Research says making learning materials more difficult to read can significantly improve student performance

This research finding should probably taken with caution until it has been replicated in other contexts — and see the comment on the original blog post about the research design. But, if the findings are backed up, the conclusions are provocative.

Making learning materials more difficult to read can significantly improve student performance. Yes, you read that correctly. Connor Diemand-Yauman and his colleagues think the effect occurs because fonts that are more awkward to read encourage deeper processing of the to-be-learned material.
When people find something easy to read, they take that as a sign that they’ve mastered it. Conversely, the researchers believe harder-to-read fonts provoke a feeling of lack of mastery and encourage deeper processing. However, there’s obviously a balance to be struck. If material becomes too difficult to read, some students may simply give up. Another possible mechanism is that the less legible fonts are somehow more distinctive, rendering them more memorable. Diemand-Yauman’s team doubt this explanation because distinctiveness should wear off over time, and anyway they didn’t use any fonts that pupils wouldn’t have seen before.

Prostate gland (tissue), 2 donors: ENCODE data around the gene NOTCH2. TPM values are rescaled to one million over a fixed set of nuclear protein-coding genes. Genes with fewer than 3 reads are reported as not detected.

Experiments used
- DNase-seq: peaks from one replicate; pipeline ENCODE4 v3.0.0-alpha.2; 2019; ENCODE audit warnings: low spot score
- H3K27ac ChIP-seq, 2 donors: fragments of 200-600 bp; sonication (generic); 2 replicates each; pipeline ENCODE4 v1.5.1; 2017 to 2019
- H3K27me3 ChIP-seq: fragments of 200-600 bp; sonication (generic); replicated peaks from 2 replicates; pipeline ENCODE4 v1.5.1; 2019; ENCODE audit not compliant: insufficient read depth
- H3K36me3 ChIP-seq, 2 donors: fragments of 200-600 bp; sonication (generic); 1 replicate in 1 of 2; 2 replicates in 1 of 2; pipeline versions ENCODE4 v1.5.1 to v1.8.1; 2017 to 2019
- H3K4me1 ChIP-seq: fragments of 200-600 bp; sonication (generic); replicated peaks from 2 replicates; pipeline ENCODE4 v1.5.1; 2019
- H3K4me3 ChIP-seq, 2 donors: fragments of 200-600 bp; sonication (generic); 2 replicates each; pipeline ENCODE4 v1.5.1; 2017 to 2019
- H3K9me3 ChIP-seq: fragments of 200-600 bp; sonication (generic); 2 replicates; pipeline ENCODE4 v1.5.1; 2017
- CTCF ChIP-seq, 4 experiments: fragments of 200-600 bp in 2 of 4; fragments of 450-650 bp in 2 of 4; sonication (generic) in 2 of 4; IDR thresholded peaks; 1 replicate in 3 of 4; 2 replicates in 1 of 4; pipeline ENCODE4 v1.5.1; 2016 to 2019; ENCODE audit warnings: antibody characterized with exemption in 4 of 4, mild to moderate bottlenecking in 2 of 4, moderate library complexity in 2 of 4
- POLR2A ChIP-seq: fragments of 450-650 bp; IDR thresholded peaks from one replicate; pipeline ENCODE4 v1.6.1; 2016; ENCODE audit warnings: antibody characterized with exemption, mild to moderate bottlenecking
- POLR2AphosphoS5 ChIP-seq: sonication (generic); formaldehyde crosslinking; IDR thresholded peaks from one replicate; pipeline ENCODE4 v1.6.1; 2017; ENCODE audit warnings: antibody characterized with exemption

The researchers think their finding could be the tip of the ice-berg as regards using cognitive findings to boost educational practice. ‘If a simple change of font can significantly increase student performance, one can only imagine the number of beneficial cognitive interventions waiting to be discovered,’ they said. ‘Fluency demonstrates how small interventions have the potential to make big improvements in the performance of our students and education system as a whole.’

Diemand-Yauman, C., Oppenheimer, D., and Vaughan, E. (2011). Fortune favors the Bold (and the Italicized): Effects of disfluency on educational outcomes. Cognition, 118 (1), 111-115 DOI: 10.1016/j.cognition.2010.09.012

Read more at bps-research-digest.blogspot.com

 

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